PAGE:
The Emperor’s New Clothes

And so here finds itself another one of those recycle this blog posts that was posted on this blog some time a while ago in an attempt to maintain content for this blog and my other blog whenever web 2.0 social media user generated content blaghers block possible.

So what’s that story about The Emperor Wears No Clothes? It came across my mind today as I am running out of topics to blog blah blah about. I could use a how to blog class or online tutorial for blogging. How do those millions of other bloggers out there in the blogosphere blog on a daily basis without running out of things to say and write about. So again, today’s topic and random thought of the day is what’s that story about the Emperor Wears No Clothes, and in my Google search I have just discovered that is a book about the conspiracy against marijuana and cannabis written by Jack Herer. What I meant to say is, so what’s that story about the Emperor’s New Clothes? Wikipedia says that is a Danish fairy tale written by Hans Christian Andersen. Wow! Hans Christian Andersen rocks! On my first impression of this story I always gather the image of a king riding down the street on a float in a parade procession wearing no clothes and all of the parade watchers are applauding and congratulating him. And I have always interpreted this as meaning the parade watchers, the people all see that he is wearing no clothes and say nothing. That the people could be brainwashed and programmed, are participating in groupthinc, are playing follow the leader, are not thinking for themselves, are succumbing to peer pressure and gossip, are kissing his rear behind, are lying and deceiving themselves and others, are blind and covering up the truth or are just plain unaware and naive. It almost sounds like it could be a George Orwell nineteen eighty four story from hell also. Does something exist because someone says it does? But the fairy tale is much more complicated and beautiful to read in its description of the emperor. What does this mean? What is the moral of this story? Does the Emperor represent the state, does his wearing no clothes represent freedom from oppression, the naked truth, or something else? And can this concept be applied to life? Will the Emperor ever put his clothes on? I must go read the story of the Emperor now. And what, if anything, does this have to do with a No Police State? Have a great day.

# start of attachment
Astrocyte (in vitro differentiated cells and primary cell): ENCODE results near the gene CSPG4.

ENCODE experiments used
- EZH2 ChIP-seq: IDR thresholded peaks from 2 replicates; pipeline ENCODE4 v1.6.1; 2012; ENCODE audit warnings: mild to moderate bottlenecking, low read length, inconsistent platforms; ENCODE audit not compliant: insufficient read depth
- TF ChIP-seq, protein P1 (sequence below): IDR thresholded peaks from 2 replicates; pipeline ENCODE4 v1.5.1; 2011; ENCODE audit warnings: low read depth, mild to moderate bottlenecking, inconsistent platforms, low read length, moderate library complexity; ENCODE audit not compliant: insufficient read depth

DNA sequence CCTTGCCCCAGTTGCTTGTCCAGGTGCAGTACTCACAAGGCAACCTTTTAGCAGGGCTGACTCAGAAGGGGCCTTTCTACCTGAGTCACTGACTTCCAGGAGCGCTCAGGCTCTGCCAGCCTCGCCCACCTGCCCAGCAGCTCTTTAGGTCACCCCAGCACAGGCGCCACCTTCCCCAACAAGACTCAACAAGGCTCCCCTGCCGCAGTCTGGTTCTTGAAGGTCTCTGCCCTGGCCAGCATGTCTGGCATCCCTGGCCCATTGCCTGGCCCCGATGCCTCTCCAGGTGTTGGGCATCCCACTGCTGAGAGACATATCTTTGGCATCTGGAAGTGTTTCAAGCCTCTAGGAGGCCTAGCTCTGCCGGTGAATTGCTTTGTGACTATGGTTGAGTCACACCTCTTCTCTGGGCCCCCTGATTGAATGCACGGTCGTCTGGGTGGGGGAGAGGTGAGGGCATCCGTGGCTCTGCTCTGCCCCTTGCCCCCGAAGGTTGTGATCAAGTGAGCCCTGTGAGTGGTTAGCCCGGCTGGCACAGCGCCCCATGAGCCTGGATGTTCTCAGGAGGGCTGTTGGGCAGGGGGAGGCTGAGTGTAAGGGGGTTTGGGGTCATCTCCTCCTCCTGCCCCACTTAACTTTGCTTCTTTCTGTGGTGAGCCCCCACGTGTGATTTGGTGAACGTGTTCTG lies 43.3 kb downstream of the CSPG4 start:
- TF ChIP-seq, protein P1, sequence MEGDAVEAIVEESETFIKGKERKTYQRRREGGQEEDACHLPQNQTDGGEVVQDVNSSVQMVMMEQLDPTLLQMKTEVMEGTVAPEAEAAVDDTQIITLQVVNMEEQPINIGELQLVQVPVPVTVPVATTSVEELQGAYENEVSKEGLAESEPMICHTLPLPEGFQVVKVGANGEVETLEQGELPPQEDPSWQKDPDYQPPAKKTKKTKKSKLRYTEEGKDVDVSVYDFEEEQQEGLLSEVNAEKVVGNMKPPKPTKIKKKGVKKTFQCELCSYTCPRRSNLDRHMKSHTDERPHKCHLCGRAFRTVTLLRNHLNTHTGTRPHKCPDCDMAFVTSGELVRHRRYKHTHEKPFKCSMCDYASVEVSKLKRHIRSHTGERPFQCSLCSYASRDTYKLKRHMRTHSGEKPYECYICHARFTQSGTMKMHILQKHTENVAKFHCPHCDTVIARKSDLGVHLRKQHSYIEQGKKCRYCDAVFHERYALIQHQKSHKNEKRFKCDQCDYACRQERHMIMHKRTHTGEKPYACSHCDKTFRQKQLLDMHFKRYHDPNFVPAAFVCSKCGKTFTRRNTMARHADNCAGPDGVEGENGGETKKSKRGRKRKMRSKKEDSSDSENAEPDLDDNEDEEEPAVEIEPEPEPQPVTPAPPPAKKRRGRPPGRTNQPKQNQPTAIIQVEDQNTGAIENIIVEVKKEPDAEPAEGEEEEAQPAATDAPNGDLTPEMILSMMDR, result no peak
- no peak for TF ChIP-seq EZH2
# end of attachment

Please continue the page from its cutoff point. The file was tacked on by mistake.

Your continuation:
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2 thoughts on “The Emperor’s New Clothes

  1. Anonymous says:

    We thank Wendy McElroy for many of the ideas and facts in this article~
    A police state is more commonly described as a totalitarian government that exerts extreme social, political, and economic control. It maintains this control by a pervasive surveillance of its own citizenry, by draconian law enforcement, and by granting or withholding “privileges” such the ability to travel. Typically, there is a special police force, such as the old East German Stasi, that operates with no transparency and few restraints. Unlike traditional policemen, who respond to crime, the purpose of such state police is to monitor and control society.
    Let me restate the question: Does America now embody this common description of a police state?
    Clearly it does. The American government exerts extreme control over society, down to dictating which foods you may eat. Its economic control borders on the absolute. It politicizes and presides over even the traditional bastion of privacy — the family. Camera and other surveillance of daily life has soared, with the Supreme Court recently expanding the “right” of police to perform warrantless searches. Enforcement is so draconian that the United States has more prisoners per capita than any other nation; and over the last few years, the police have been self-consciously militarizing their procedures and attitudes. Travel, formerly a right, is now a privilege granted by government agents at their whim. Several huge and tyrannical law-enforcement agencies monitor peaceful behavior rather than respond to crime. These agencies operate largely outside the restrictions of the Constitution; for example, the TSA conducts arbitrary searches in violation of Fourth Amendment guarantees.